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Report: Cavaliers lost $40 million last season

Jemele Hill and Michael Smith weigh in on LeBron James' decision to publicly call out the Cavaliers for not getting players that he wants. Considering that the team has the highest payroll, Hill doesn't understand it.

LeBron James is reportedly frustrated that Cavaliers owner Dan Gilbert, after promising unconditional spending to lure back LeBron in 2014, is keeping costs down this season.

The simplest retort: The Cavs have spent more than any other team.

Cleveland has the NBA’s highest payroll for the second straight season and is on track to pay the luxury tax for the third straight year. This season, the outlay on players is in line to be $154,616,543 –$127,519,873 in salary and $27,096,670 in luxury tax.

In addition to paying Tyronn Lue to coach, the Cavaliers are also reportedly still paying fired coaches Mike Brown and David Blatt.

Kurt Badenhausen of Forbes:

Gilbert’s massive commitment to spend whatever’s necessary to win a title led to a loss of $40 million last season by Forbes’ count in the sense of earnings before interest, taxes, depreciation and amortization.

Even with the massive influx of new national TV money this season, the Cavs are likely headed for another huge operating loss.

An anonymous source convinced Jason Lloyd of the Akron Beacon Journal, Joe Vardon of and Dave McMenamin of ESPN the losses were even higher. Lloyd pegged it closer to $50 million.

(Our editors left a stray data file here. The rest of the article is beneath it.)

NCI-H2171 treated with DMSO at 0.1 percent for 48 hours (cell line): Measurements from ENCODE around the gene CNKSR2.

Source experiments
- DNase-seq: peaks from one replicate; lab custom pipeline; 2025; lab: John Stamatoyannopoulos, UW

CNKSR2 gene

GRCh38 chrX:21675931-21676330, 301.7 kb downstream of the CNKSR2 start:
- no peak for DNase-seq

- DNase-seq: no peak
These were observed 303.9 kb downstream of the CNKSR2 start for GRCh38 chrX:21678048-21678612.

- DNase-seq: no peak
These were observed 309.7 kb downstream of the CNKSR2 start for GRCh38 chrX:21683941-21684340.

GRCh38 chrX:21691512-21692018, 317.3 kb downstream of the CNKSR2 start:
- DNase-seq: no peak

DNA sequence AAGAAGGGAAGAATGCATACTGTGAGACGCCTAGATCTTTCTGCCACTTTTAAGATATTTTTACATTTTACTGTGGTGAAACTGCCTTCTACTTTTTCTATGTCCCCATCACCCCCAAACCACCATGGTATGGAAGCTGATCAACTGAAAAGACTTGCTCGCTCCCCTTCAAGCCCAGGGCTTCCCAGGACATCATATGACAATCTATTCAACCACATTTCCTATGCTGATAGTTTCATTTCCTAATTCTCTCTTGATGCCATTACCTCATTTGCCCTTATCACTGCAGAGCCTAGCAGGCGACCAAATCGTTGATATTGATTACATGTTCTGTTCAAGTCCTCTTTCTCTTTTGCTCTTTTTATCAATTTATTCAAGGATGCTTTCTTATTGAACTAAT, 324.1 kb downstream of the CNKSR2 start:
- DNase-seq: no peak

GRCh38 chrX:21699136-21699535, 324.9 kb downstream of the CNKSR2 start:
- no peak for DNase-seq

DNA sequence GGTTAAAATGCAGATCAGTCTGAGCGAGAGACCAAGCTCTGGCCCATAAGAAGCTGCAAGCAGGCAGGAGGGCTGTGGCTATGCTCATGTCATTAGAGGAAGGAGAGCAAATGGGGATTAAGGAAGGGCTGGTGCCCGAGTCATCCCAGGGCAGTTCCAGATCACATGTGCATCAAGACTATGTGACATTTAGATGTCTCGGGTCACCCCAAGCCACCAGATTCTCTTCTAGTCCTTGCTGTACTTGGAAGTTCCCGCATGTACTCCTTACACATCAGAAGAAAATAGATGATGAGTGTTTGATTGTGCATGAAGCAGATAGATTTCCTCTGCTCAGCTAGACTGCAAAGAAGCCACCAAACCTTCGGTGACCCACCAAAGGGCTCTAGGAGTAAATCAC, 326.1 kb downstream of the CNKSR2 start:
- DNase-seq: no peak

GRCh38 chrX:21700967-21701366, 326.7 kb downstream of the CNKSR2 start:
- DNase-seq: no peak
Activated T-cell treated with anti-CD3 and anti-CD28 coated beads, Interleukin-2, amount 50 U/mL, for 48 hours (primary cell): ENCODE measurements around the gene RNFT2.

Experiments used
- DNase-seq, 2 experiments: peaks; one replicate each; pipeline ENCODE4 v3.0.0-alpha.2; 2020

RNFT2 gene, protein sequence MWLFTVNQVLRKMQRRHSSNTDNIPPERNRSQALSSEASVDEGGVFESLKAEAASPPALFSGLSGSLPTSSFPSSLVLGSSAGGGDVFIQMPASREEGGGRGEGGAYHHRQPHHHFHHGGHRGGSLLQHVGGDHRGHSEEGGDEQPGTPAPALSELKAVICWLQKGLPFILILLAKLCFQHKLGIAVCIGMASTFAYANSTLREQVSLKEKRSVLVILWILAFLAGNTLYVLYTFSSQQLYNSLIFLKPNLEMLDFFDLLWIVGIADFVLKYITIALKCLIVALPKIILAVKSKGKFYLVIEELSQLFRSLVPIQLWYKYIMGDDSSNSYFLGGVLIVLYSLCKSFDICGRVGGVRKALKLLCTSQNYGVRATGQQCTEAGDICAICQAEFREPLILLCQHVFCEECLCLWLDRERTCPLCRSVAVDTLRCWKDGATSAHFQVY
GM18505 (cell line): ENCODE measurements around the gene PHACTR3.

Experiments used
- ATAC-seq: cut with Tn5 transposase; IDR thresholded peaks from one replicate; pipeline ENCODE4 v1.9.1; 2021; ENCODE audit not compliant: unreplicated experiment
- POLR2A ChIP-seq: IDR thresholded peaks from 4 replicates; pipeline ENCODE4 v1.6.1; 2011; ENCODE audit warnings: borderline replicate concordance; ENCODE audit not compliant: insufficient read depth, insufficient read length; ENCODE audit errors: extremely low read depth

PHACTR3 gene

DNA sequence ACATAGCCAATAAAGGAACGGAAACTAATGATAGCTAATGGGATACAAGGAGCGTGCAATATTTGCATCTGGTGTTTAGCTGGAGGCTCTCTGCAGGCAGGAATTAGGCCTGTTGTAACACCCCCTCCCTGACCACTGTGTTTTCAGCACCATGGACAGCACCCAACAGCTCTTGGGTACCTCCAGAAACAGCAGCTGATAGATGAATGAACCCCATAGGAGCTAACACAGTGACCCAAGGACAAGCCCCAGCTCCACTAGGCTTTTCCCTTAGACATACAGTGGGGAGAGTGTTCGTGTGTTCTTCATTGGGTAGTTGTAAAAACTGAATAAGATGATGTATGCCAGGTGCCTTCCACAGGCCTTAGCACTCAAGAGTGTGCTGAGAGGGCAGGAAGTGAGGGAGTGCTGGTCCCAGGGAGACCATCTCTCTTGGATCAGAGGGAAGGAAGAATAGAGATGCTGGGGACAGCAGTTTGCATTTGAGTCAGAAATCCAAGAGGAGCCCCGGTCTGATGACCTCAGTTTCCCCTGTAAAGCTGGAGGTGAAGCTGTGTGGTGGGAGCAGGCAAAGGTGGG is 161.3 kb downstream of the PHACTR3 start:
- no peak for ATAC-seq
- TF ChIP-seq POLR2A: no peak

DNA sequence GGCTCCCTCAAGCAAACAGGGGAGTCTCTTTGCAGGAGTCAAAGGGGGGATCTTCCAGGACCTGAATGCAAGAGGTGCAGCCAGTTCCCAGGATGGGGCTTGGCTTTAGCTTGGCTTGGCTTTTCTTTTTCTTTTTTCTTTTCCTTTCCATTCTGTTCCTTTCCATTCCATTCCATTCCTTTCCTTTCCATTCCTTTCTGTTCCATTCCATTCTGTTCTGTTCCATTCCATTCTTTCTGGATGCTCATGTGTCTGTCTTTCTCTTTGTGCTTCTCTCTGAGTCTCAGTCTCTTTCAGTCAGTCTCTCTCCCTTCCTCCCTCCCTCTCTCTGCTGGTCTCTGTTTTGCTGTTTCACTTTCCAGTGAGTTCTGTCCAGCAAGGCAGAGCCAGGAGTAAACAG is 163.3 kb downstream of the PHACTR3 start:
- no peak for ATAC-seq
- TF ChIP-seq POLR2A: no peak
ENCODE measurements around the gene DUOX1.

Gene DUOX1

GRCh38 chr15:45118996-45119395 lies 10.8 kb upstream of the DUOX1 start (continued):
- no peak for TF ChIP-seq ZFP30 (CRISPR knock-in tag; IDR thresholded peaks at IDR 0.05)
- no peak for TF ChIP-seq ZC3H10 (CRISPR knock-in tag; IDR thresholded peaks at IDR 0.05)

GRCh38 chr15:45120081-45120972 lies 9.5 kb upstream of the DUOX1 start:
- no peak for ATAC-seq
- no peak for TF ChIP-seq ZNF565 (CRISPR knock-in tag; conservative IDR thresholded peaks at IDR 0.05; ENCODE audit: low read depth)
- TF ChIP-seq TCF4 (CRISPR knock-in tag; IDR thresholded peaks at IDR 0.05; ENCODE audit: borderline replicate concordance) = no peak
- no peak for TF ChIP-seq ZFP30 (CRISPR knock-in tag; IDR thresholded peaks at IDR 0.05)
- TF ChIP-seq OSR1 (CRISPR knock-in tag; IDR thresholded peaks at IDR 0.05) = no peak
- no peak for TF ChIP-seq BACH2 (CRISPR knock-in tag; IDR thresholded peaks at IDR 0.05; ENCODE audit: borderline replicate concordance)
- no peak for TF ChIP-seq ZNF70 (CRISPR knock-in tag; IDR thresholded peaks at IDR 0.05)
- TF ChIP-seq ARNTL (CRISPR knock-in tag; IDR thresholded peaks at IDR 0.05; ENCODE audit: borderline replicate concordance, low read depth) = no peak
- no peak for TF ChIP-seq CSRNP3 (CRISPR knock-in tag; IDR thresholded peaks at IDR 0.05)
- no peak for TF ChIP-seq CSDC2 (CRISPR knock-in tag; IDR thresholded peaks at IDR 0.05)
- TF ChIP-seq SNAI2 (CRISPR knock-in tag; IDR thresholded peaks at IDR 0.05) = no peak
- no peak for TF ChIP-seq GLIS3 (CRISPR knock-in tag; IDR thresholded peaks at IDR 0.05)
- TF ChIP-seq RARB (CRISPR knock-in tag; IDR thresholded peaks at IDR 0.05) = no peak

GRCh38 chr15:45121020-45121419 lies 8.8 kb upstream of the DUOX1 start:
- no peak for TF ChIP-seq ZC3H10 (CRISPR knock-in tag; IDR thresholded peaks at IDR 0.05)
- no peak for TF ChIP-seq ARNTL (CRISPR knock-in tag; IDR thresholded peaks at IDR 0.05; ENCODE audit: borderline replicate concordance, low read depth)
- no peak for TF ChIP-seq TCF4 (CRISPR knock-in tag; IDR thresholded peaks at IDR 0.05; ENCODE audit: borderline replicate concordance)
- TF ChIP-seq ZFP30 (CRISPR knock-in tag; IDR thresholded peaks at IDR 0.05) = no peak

But that’s not the whole story.

How much more valuable is the franchise because it has LeBron on it? The overall worth of the team is not captured in these annual profit reports.

How much more are naming rights to the Cavs’ arena worth with LeBron there? Those naming rights are held by Gilbert’s primary business.

How much more business does the casino next to the arena in Cleveland do as a result of LeBron? That casino is also owned by Gilbert.

How much does LeBron’s presence help get taxpayer funding toward $140 million in arena upgrades? Gilbert operates the arena and owns minor-league hockey and football teams that also play there.

Simply, LeBron helps Gilbert earn money in numerous ways -- even if the Cavaliers lose money on paper.

Does Gilbert, after reportedly promising unconditional spending to get LeBron back to Cleveland, want to mess with this arrangement while trying to save on the margins?

Just ask the Heat how that turned out.